3 CitationsSource
#1Vitalii I. Alekseev (Shirshov Institute of Oceanology)
#2Andris Bukejs (Daugavpils University)H-Index: 9
Last.Ryan C. McKellar (KU: University of Kansas)H-Index: 13
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Abstract. A new fossil species of the silvanid flat bark beetle genus Cathartosilvanus Grouvelle is described and illustrated from Baltic amber. Cathartosilvanus siteiterralevis sp. nov. differs from recent and fossil congeners in the distinct, sharp denticle found along its posterior pronotal angle. The phenomenon of specific body parts becoming disconnected, and the compression of specimens is briefly discussed and interpreted in the context of amber taphonomy. The specimen under study appears...
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#1Lida Xing (China University of Geosciences)H-Index: 19
#2Donghao Wang (China University of Geosciences)H-Index: 1
Last.Susan E. Evans (UCL: University College London)H-Index: 38
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ABSTRACTThe eggs of fish, amphibians, and many invertebrates are soft, delicate structures that are only rarely preserved in the fossil record. Here we report egg masses preserved as inclusions in ...
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#1Lida Xing (China University of Geosciences)H-Index: 19
#2Jingmai K. O’Connor (CAS: Chinese Academy of Sciences)H-Index: 26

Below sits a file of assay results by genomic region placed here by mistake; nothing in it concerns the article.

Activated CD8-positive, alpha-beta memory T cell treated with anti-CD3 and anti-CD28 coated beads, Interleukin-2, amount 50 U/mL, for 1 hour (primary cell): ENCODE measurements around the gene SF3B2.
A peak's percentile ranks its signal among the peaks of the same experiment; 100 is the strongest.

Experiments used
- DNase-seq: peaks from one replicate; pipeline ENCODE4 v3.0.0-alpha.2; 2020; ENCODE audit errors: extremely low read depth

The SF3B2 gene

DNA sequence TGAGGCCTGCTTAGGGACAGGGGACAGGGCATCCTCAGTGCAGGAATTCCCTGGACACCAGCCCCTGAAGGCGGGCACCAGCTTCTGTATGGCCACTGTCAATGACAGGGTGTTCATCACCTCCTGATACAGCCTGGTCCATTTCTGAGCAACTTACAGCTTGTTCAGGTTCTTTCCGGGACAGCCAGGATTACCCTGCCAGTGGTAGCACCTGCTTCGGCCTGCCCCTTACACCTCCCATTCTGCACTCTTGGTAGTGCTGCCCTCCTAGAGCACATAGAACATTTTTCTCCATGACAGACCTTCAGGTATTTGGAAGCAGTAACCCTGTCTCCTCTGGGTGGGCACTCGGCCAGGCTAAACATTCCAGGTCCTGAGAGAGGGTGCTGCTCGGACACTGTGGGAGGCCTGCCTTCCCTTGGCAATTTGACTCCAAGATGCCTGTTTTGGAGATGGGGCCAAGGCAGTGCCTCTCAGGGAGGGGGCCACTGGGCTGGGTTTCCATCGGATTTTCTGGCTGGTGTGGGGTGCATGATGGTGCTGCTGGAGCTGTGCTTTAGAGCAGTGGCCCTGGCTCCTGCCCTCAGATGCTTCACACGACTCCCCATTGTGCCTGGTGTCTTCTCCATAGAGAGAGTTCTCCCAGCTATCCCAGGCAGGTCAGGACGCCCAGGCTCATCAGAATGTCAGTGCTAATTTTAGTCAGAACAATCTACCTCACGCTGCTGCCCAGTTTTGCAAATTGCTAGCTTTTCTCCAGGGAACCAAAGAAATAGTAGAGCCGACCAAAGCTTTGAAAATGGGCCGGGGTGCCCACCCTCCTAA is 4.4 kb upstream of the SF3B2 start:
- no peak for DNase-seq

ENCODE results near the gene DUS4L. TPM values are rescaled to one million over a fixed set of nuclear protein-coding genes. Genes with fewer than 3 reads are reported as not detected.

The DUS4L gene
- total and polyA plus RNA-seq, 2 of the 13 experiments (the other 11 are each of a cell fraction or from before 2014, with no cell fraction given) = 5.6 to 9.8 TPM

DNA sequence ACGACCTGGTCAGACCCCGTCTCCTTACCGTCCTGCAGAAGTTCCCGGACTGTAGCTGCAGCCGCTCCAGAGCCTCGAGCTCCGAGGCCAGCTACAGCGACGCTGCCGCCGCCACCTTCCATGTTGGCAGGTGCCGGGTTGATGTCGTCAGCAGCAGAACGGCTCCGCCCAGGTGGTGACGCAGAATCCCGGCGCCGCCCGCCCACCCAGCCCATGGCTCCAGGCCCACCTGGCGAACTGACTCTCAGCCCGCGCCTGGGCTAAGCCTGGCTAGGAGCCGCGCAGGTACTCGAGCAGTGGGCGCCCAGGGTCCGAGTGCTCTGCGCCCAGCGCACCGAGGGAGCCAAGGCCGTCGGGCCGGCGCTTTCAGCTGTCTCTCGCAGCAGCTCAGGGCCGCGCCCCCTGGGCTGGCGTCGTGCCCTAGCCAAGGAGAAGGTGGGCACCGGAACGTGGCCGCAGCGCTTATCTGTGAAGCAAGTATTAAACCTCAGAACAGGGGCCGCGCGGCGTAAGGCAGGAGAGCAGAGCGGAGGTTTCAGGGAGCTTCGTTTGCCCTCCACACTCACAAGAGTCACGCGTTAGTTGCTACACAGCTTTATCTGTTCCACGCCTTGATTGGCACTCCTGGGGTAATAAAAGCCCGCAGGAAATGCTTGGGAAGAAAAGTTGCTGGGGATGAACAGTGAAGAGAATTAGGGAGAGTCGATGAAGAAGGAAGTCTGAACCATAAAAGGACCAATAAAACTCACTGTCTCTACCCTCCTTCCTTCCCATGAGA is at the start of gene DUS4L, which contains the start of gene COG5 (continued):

Last.Fuming Lei (CAS: Chinese Academy of Sciences)
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Summary Recent discoveries of vertebrate remains trapped in middle Cretaceous amber from northern Myanmar [ 1 , 2 ] have provided insights into the morphology of soft-tissue structures in extinct animals [ 3 , 4 , 5 , 6 , 7 ], in particular, into the evolution and paleobiology of early birds [ 4 , 8 , 9 ]. So far, five bird specimens have been described from Burmese amber: two isolated wings, an isolated foot with wing fragment, and two partial skeletons [ 4 , 8 , 9 , 10 ]. Most of these specime...
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#1Andris Bukejs (Daugavpils University)H-Index: 9
#2Vitalii I. Alekseev (Shirshov Institute of Oceanology)
Last.Ryan C. McKellar (KU: University of Kansas)H-Index: 13
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Based on a well-preserved specimen from Eocene Baltic amber, the second fossil species belonging to the genus Pycnomerus Erichson (Coleoptera: Zopheridae: Zopherinae), P . agtsteinicus Bukejs, Alekseev & McKellar sp. nov. is described and illustrated using synchrotron X-ray micro-CT observations. The new species adds to the sparse fossil record of Pycnomerus , which consists of the Baltic amber discoveries, and only four subfossil records in sediments that are less than one million years old. As...
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#1Lida Xing (China University of Geosciences)H-Index: 19
#2Andrew J. Ross (National Museum of Scotland)H-Index: 18
Last.Ryan C. McKellar (University of Regina)H-Index: 13
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Abstract Gastropods are generally rare in amber. In this paper we describe an example of exceptional soft-bodied preservation in a fossil terrestrial mollusk-a snail shell with some tissue, including part of the cephalic region (head) with a tentacle and inferred eye stalk, and potentially part of the foot and operculum. The snail, a probable juvenile, is preserved in Burmese amber (Burmite) from Myanmar, of earliest Cenomanian age. Morphological evidence suggests a cyclophoroidean ancestry and ...
4 CitationsSource